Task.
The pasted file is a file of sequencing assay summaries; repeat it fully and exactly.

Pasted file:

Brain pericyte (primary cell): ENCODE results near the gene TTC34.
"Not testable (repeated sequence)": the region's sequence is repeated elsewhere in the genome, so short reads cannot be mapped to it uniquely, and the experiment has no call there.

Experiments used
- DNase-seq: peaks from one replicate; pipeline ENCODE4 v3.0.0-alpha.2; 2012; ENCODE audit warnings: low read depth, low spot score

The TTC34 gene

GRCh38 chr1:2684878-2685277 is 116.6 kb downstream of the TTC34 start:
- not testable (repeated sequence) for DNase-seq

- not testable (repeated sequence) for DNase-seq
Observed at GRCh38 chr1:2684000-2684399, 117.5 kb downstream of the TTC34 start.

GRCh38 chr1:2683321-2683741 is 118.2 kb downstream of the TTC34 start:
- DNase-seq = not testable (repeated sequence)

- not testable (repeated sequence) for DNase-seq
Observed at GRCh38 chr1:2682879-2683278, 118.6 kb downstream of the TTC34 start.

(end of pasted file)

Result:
Brain pericyte (primary cell): ENCODE results near the gene TTC34.
"Not testable (repeated sequence)": the region's sequence is repeated elsewhere in the genome, so short reads cannot be mapped to it uniquely, and the experiment has no call there.

Experiments used
- DNase-seq: peaks from one replicate; pipeline ENCODE4 v3.0.0-alpha.2; 2012; ENCODE audit warnings: low read depth, low spot score

The TTC34 gene

GRCh38 chr1:2684878-2685277 is 116.6 kb downstream of the TTC34 start:
- not testable (repeated sequence) for DNase-seq

- not testable (repeated sequence) for DNase-seq
Observed at GRCh38 chr1:2684000-2684399, 117.5 kb downstream of the TTC34 start.

GRCh38 chr1:2683321-2683741 is 118.2 kb downstream of the TTC34 start:
- DNase-seq = not testable (repeated sequence)

- not testable (repeated sequence) for DNase-seq
Observed at GRCh38 chr1:2682879-2683278, 118.6 kb downstream of the TTC34 start.